The second is that they are named after the Aztec boats (chalupas) used in the ancient city of Tenochtitlan.

Named for the canoe-like boats that the Aztecs used to navigate the canals of their ancient capitol Tenochtitlan, now Mexico City, chalupas are one of the most popular snacks in Central Mexico. They are a specialty of the city of Puebla, where they are served everywhere from street stands to elegant restaurants. They are smaller than those found in other regions, and the silver dollar size chalupas sold in the San Francisco plaza are famous throughout the country.

Chalupas are an excellent way to use leftover roast meat or chicken, but can also be served with no meat at all. Although many people prefer to cook without lard, chalupas just do not taste the same without it. Corn oil may be substituted, but don’t expect the authentic, succulent flavor of chalupas fried in manteca.

Makes 24, Serves 6

Ingredients:
1/2 cup manteca (pork lard) or corn oil
24 3 inch-diameter tortillas
3/4-1 cup salsa verde
3/4-1 cup salsa roja
1 1/2 cups cooked, shredded beef, pork or chicken
1 1/2 cups queso fresco or mild feta cheese
1 medium white onion, peeled and finely chopped

Directions:
In a large, deep frying pan, heat the oil or lard until a few drops of water sprinkled into the pan bounce and sizzle.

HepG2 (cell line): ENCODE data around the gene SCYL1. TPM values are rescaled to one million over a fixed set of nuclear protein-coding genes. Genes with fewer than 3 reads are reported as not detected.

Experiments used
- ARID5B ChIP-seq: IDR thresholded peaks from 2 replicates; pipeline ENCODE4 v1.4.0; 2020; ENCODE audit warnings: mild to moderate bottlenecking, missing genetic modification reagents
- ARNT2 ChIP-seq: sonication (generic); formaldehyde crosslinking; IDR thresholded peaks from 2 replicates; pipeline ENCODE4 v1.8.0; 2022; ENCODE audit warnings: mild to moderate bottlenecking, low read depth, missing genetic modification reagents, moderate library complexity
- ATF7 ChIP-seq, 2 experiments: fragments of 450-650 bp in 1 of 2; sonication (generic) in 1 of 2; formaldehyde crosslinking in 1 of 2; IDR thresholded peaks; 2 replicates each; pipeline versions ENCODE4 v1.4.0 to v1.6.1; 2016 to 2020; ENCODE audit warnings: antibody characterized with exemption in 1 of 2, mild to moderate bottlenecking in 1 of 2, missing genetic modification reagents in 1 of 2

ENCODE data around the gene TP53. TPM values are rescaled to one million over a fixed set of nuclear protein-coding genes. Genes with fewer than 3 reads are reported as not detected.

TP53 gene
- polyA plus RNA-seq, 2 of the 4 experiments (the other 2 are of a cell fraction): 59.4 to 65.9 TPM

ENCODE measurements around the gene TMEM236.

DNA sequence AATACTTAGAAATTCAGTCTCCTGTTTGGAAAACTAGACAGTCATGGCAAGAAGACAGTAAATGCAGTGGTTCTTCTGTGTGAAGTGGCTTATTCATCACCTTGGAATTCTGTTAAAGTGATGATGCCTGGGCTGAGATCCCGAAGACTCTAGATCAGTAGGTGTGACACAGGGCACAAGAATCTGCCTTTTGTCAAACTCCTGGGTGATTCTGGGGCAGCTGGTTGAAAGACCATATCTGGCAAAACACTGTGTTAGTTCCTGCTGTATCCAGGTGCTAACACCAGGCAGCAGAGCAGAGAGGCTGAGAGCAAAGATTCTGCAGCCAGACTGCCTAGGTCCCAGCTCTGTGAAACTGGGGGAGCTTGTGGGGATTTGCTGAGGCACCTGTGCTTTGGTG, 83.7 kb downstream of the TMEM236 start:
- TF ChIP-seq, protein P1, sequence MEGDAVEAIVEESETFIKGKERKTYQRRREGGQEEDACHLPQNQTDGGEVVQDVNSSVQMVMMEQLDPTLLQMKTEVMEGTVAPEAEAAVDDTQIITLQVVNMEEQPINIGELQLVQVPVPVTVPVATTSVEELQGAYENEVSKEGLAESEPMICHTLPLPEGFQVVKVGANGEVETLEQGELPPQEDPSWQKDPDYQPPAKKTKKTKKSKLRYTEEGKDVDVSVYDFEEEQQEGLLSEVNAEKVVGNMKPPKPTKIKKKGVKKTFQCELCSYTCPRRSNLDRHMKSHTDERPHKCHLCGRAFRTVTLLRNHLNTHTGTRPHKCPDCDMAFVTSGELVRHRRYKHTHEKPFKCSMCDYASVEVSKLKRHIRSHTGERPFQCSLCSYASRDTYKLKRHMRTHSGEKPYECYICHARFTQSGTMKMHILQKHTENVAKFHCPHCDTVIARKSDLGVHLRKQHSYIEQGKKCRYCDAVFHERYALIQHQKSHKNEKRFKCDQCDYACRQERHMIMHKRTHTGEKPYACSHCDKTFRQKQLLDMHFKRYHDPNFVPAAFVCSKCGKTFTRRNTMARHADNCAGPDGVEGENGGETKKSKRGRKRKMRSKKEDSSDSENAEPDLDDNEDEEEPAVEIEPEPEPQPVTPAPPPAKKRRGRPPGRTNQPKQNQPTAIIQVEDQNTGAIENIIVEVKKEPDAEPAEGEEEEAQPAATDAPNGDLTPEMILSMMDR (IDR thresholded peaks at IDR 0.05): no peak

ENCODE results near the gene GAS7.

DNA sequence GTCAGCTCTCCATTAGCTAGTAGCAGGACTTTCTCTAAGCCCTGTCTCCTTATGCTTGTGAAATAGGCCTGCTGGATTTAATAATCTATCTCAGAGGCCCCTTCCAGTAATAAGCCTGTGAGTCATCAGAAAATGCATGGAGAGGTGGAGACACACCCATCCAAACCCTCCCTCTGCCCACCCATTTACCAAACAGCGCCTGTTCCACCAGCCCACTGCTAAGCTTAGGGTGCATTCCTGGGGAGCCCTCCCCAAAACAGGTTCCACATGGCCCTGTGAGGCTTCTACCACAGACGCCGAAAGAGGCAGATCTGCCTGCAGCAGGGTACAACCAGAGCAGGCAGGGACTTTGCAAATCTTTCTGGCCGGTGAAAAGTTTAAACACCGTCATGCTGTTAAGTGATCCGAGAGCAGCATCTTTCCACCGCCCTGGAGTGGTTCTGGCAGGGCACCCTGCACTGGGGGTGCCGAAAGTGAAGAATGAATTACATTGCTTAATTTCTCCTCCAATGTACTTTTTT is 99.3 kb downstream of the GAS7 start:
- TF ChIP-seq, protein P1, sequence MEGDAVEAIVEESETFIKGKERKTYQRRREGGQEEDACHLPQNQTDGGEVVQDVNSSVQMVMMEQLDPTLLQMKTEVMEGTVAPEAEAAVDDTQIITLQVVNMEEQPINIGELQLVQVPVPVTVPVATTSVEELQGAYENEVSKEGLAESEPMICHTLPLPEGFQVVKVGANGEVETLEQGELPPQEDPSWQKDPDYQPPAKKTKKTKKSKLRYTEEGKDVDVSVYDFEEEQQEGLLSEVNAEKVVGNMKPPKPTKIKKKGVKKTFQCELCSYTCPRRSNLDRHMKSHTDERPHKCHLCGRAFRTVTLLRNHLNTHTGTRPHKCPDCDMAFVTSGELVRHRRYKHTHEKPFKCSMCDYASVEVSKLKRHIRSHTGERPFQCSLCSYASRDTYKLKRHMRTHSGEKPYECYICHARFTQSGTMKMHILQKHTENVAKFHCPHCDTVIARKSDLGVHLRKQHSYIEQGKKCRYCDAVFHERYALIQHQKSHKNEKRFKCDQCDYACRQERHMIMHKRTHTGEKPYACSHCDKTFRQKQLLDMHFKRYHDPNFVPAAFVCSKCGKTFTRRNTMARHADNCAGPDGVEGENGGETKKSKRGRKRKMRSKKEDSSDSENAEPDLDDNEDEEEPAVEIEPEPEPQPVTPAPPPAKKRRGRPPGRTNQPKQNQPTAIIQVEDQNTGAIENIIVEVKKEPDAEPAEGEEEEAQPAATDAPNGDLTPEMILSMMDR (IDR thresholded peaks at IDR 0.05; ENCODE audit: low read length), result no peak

Place tortillas, as many as will fit, into the pan and soft-fry them, just 3-4 seconds on each side. They should remain pliable and not crispy. Drain them well on paper towels as they are removed from the pan.

Spoon salsa verde, about 1 tablespoon per chalupa, over half of them, and salsa roja over the other half. Top each with a bit of shredded meat, crumbled cheese and onion.

Serve Immediately.


Chiles en nogada

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Contrary to popular belief, Cinco de Mayo is not Mexico’s Independence Day; it celebrates the Mexican victory at the Battle of Puebla during the Franco-Mexican War, which came after Mexico’s independence from Spain, the Mexican-American War and the Mexican Civil War. In our neighbor to the south, the holiday is mainly celebrated in the region of Puebla, and mostly in the state’s capital city of the same name.